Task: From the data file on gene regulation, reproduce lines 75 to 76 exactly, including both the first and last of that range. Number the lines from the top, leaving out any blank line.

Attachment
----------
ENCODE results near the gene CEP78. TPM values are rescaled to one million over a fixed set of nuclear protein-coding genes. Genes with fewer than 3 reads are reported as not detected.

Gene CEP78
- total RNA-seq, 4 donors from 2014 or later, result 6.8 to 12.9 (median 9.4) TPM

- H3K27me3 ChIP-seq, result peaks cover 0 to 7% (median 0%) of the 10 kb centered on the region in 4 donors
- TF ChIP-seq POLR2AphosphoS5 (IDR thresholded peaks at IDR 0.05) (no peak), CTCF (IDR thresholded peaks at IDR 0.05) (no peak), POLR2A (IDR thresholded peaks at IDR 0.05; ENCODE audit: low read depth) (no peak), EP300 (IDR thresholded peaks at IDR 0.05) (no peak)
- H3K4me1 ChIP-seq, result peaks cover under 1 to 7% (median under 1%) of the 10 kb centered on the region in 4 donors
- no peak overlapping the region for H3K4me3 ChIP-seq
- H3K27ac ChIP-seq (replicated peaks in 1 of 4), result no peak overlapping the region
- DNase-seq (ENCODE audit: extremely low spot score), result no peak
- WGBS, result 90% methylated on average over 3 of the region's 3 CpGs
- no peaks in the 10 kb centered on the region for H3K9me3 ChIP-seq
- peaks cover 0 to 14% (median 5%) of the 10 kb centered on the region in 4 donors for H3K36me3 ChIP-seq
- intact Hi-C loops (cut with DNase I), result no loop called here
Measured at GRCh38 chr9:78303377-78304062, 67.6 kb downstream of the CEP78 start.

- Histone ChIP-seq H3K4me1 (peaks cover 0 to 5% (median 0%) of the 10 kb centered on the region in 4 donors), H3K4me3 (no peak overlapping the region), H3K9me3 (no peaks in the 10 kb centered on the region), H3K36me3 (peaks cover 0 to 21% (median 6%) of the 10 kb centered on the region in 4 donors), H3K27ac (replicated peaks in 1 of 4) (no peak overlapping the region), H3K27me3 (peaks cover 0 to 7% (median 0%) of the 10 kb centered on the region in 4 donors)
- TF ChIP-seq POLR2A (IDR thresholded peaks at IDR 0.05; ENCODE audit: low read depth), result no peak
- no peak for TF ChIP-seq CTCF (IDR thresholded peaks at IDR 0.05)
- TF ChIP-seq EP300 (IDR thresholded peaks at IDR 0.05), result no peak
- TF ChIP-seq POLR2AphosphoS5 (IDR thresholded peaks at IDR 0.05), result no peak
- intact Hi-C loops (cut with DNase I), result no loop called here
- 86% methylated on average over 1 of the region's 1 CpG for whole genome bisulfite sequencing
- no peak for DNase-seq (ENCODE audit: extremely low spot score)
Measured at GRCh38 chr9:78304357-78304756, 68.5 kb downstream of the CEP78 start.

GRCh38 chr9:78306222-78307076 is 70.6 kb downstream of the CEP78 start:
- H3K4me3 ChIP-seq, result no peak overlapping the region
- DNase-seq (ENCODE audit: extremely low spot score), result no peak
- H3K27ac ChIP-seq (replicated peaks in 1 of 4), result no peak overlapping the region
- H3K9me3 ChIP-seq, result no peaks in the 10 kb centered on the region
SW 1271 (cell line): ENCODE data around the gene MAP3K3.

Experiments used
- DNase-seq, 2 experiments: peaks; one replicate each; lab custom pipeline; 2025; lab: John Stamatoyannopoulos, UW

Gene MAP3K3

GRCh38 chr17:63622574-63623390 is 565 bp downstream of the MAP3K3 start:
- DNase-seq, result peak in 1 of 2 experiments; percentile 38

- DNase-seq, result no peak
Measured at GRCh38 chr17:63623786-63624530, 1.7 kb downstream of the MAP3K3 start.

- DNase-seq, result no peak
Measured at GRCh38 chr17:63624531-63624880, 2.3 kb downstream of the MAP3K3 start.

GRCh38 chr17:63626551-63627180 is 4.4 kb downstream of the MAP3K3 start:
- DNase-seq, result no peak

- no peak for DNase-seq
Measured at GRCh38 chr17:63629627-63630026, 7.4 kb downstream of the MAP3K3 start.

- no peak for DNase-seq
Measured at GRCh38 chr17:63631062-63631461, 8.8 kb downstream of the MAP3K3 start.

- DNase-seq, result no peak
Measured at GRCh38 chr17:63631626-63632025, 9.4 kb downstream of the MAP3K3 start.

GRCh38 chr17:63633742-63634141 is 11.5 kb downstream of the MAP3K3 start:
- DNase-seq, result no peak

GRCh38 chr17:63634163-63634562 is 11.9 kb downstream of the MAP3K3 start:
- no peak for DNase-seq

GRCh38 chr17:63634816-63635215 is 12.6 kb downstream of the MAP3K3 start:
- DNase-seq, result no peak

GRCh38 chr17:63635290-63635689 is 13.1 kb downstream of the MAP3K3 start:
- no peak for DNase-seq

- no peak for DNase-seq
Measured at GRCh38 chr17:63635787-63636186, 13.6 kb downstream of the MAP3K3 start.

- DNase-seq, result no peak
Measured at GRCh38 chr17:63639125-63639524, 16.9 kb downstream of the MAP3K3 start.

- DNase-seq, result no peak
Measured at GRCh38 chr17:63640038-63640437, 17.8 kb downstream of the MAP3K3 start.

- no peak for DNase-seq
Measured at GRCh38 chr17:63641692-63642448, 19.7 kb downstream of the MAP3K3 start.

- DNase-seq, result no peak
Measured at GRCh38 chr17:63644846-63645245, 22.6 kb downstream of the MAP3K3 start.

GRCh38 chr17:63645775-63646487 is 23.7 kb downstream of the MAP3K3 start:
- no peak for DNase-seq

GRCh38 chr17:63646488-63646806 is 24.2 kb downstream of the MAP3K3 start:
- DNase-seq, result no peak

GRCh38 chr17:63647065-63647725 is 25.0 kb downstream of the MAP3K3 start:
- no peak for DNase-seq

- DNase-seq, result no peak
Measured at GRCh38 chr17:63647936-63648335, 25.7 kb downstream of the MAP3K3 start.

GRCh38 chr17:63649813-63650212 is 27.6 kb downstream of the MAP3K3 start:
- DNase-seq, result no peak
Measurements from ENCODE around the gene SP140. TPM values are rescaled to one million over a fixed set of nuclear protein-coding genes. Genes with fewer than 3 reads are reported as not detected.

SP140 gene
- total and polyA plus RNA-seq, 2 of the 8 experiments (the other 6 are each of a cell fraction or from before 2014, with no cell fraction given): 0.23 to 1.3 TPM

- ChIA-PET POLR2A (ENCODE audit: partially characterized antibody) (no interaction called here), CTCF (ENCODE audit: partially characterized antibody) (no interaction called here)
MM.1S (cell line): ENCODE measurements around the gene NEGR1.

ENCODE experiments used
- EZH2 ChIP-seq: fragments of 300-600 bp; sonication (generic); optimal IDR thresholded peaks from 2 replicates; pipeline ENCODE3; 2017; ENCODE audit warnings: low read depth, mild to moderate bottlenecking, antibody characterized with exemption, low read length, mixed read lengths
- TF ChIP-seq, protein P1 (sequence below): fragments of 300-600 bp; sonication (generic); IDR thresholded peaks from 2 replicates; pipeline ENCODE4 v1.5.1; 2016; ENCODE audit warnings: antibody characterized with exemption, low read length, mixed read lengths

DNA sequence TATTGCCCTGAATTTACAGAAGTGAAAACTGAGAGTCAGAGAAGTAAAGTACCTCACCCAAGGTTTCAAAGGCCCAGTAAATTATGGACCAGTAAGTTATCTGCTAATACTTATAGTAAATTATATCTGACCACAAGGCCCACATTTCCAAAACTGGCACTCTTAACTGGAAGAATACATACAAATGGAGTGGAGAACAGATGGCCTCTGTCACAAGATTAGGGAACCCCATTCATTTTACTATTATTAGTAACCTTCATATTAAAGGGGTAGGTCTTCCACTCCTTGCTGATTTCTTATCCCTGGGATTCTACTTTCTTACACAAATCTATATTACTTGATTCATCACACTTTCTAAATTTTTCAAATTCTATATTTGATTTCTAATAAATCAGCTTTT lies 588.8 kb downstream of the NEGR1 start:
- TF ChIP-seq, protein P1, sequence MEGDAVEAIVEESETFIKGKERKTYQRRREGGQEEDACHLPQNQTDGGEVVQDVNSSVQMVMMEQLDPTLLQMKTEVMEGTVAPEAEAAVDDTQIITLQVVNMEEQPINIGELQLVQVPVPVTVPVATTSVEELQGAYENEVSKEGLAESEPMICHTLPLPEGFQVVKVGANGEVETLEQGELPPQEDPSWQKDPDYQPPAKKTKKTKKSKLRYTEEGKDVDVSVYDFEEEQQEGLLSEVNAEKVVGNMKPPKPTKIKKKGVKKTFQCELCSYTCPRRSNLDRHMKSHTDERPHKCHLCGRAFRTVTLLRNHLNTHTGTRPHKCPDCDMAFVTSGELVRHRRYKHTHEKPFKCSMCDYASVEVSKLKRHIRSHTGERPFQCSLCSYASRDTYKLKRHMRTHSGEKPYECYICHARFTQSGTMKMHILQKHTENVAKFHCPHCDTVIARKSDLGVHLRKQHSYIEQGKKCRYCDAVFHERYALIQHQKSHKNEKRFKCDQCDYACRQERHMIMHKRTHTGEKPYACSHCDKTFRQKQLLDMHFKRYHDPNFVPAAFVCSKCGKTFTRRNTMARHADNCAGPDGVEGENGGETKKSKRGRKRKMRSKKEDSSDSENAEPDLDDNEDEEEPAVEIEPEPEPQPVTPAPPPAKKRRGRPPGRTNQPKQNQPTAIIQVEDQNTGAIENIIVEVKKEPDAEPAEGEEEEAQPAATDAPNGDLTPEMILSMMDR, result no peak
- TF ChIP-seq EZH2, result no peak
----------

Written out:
Measurements from ENCODE around the gene SP140. TPM values are rescaled to one million over a fixed set of nuclear protein-coding genes. Genes with fewer than 3 reads are reported as not detected.

SP140 gene